soda pop print ads.
east to Philly where a deejay
known as The Rockin' Bird
station called Wibbage!
"A Thousand Miles Away" by the Heartbeats,
was one of the best group ballads of the 50s.
this time with his new group Shep & the Limelites.
halting at position #2 while Roy Orbison's
"Running Scared" and Ricky Nelson's
a record that finished in the top 20 and gained them
national exposure. To me the Sparkletones sounded
like The Everly Brothers hopped up on Jolt Cola.
I dug what those boys were puttin' down!
up single was released in December of 1957 and halted
just shy of the top 40. Although not as big a hit as
playing deejay more than two years in my downstairs
game room. I spent hours at a time sifting through
stacks of 45s that belonged to my parents and
teenage brother, listening, learning and
evaluating the songs on both sides.
"Wake Up Little Susie" by the Everly Brothers and
"Peggy Sue" by Buddy Holly were a few of the
45s left behind by my brother when he joined
the Air Force and moved away. I played
those records countless times on my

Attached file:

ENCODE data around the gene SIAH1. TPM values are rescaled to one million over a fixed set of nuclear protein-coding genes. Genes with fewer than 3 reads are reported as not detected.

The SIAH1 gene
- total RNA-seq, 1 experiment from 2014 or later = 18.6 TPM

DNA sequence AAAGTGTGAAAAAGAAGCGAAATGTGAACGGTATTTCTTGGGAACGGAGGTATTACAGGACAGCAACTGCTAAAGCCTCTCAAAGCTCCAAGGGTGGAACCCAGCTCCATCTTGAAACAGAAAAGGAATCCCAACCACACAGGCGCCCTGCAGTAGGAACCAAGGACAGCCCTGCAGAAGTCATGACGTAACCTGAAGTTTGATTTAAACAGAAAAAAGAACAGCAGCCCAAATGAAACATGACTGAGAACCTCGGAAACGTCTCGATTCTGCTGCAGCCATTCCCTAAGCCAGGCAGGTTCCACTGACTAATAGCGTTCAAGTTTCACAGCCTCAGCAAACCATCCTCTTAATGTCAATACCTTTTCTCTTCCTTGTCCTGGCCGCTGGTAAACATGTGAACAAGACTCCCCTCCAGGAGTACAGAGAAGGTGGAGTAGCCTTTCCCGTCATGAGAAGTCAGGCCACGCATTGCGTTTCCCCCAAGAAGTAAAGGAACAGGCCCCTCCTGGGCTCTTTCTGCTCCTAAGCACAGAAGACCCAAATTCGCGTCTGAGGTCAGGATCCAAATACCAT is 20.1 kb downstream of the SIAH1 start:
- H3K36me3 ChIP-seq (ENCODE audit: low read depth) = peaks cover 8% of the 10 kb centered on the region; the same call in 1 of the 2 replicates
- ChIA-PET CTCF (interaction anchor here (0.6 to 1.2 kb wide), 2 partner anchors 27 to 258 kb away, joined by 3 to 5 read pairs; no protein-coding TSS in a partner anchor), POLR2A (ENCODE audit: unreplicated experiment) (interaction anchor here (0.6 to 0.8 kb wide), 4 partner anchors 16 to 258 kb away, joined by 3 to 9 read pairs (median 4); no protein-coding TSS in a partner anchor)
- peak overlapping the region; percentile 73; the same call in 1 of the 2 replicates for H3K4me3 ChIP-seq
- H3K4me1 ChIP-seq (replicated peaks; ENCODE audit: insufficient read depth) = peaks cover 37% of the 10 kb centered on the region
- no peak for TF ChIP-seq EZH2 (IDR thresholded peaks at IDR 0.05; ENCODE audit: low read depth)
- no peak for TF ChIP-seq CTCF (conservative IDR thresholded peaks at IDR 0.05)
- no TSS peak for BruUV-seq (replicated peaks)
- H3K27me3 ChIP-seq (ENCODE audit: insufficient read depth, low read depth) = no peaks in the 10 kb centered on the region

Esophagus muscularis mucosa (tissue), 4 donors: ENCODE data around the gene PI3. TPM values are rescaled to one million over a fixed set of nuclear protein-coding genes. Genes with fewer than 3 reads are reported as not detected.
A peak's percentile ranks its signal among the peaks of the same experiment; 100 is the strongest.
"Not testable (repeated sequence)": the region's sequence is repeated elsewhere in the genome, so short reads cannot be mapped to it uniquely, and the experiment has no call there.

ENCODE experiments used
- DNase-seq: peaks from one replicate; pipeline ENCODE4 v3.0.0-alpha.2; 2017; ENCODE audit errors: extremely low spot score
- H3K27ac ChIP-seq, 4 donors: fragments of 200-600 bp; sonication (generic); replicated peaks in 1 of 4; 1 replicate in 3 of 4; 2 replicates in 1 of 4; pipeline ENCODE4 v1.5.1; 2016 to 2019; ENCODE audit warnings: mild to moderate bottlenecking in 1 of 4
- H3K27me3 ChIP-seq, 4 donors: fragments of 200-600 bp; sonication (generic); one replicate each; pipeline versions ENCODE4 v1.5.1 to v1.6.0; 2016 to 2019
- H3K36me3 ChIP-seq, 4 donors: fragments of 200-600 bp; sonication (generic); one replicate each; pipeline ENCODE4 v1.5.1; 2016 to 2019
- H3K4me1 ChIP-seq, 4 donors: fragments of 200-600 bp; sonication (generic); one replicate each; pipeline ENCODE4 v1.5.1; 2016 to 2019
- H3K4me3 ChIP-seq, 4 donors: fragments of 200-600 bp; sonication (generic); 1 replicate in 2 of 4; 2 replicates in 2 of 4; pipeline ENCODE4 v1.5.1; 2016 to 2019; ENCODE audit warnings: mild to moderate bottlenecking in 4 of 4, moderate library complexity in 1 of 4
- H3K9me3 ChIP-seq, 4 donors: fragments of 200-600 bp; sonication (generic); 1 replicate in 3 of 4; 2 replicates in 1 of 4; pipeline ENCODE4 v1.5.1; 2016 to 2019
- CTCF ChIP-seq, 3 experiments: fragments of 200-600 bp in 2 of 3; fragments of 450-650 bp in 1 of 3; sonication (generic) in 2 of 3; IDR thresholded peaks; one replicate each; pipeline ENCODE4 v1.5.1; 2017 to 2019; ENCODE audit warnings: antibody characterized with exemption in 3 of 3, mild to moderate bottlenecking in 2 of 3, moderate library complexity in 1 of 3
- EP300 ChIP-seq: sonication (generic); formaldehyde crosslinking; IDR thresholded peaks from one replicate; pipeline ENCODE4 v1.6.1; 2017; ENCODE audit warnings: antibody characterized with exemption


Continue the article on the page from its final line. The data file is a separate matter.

tiny tinny toy turntable.
a certain something, a soulfulness, that set him
apart from most pop singers of the WWII
generation. Johnnie infused songs like "Cry"
and "The Little White Cloud That Cried,"
the A and B sides of a hit 1952 single,
with a pre-rock 'n' roll R&B hipness
that made a connection with young
In 1956 Johnnie waxed "Just Walkin' in the Rain,"
a single that rode the U.S. chart more than half
a year and spent 7 weeks at #1 in the UK.
performed more modestly in the U.S., only reaching the
top 20. "Josephine" was closer to rock 'n' roll than the
pop pabulum they were singing on Your Hit Parade
and I spun this platter a gazillion times!